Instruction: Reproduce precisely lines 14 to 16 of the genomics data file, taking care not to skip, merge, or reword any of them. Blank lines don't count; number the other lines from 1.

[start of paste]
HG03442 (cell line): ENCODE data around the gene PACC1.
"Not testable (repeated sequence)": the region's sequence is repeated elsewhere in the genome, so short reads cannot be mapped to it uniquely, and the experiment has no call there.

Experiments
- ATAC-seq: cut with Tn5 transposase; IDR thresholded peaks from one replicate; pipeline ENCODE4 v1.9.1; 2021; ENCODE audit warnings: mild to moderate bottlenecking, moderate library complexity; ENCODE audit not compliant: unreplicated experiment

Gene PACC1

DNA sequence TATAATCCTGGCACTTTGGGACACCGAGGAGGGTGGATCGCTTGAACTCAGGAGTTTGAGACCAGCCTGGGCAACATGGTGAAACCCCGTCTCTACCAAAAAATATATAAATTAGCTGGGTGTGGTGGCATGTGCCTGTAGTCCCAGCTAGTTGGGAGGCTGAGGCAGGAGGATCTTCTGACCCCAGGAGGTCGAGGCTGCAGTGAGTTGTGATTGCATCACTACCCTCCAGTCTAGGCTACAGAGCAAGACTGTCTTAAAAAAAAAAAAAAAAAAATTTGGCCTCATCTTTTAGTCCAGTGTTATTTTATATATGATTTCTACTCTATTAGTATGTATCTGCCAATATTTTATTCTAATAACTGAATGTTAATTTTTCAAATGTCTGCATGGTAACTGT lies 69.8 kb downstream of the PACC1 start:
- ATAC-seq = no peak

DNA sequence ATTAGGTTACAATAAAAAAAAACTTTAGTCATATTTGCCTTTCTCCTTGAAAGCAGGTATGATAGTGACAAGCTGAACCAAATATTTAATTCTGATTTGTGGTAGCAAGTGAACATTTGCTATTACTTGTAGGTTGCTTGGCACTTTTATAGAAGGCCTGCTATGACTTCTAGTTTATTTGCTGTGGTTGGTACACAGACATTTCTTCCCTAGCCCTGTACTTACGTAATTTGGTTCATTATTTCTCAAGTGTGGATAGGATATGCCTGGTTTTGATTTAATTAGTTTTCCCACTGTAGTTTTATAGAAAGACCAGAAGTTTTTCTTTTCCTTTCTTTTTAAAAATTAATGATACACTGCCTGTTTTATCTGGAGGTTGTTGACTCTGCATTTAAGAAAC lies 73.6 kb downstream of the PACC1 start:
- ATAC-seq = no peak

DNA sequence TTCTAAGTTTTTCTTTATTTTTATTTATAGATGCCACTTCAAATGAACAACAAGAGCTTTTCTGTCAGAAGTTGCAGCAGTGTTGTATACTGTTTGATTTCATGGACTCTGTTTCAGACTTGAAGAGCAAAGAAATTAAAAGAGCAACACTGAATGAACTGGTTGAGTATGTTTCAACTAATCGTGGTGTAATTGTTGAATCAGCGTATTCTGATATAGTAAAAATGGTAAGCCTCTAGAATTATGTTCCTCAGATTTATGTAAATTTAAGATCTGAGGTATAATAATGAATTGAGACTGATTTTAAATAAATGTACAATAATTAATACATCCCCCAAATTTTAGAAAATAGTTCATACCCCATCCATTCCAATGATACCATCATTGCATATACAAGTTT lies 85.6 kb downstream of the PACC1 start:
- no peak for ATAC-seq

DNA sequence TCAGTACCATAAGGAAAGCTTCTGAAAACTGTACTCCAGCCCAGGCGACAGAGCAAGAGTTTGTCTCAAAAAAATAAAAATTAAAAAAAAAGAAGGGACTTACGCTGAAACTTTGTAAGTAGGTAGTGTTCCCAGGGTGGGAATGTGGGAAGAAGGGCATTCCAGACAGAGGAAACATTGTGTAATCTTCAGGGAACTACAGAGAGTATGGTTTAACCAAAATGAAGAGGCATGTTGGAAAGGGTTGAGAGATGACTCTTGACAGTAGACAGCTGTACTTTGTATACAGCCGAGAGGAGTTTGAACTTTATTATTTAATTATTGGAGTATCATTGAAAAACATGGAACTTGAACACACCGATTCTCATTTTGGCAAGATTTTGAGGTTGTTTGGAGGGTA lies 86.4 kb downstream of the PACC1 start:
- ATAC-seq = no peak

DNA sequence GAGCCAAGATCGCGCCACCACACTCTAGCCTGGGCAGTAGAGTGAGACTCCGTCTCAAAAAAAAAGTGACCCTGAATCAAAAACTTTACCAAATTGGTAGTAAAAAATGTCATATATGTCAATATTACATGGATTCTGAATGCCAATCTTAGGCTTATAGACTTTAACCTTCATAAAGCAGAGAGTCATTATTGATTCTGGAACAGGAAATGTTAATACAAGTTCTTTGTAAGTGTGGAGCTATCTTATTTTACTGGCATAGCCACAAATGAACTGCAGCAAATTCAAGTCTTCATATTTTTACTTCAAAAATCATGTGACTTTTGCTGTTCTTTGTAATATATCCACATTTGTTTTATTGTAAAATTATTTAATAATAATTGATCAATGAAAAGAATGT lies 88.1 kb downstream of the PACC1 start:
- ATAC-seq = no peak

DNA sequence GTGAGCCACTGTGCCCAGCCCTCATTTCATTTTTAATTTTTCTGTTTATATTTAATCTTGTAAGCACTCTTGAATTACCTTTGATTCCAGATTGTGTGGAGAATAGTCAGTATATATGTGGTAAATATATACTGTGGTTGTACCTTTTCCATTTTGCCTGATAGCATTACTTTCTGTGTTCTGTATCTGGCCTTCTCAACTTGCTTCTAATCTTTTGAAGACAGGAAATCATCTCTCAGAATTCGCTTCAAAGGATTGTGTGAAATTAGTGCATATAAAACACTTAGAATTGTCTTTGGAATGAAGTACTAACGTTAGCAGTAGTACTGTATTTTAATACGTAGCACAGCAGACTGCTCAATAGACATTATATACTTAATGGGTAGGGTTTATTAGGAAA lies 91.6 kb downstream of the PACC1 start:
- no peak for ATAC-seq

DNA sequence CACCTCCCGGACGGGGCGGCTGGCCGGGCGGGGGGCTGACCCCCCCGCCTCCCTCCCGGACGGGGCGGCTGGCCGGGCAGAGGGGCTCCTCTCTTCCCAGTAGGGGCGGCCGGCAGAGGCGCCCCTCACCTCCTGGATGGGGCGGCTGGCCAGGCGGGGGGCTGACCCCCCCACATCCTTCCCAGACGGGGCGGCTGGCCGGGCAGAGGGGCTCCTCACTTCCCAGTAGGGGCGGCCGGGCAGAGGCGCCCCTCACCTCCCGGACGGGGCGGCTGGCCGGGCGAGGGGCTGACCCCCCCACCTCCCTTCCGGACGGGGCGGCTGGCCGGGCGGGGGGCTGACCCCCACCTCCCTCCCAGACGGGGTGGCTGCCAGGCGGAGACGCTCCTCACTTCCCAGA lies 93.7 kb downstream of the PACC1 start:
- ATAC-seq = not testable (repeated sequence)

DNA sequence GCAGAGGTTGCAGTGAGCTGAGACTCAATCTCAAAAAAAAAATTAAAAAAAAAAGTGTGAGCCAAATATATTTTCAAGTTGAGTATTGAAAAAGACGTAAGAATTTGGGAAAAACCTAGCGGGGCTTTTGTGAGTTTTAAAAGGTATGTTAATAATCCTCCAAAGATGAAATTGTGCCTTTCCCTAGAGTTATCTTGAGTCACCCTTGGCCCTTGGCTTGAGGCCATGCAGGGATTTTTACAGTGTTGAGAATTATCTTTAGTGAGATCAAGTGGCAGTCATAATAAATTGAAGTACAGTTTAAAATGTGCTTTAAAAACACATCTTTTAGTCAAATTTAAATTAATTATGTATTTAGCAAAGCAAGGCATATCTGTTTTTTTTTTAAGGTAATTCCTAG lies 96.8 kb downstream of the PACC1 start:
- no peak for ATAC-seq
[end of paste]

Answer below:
DNA sequence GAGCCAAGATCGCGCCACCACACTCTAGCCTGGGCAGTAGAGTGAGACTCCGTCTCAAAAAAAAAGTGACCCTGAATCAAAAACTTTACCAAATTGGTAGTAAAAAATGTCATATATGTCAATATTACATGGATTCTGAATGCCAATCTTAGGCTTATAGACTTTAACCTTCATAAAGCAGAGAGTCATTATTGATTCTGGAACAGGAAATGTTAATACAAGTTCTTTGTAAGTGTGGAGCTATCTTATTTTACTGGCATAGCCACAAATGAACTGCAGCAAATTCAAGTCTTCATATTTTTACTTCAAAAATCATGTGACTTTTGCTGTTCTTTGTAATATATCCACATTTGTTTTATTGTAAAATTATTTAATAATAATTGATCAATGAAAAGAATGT lies 88.1 kb downstream of the PACC1 start:
- ATAC-seq = no peak

DNA sequence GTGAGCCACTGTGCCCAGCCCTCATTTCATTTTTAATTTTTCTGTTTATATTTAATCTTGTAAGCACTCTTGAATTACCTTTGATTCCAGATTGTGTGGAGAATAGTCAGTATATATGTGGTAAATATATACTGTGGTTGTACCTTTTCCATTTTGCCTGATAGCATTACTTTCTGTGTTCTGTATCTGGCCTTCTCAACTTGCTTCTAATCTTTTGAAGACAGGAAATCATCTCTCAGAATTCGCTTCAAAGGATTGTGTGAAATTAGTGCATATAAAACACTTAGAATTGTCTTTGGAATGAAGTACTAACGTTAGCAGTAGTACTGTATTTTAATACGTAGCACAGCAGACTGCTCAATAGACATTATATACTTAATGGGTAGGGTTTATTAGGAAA lies 91.6 kb downstream of the PACC1 start: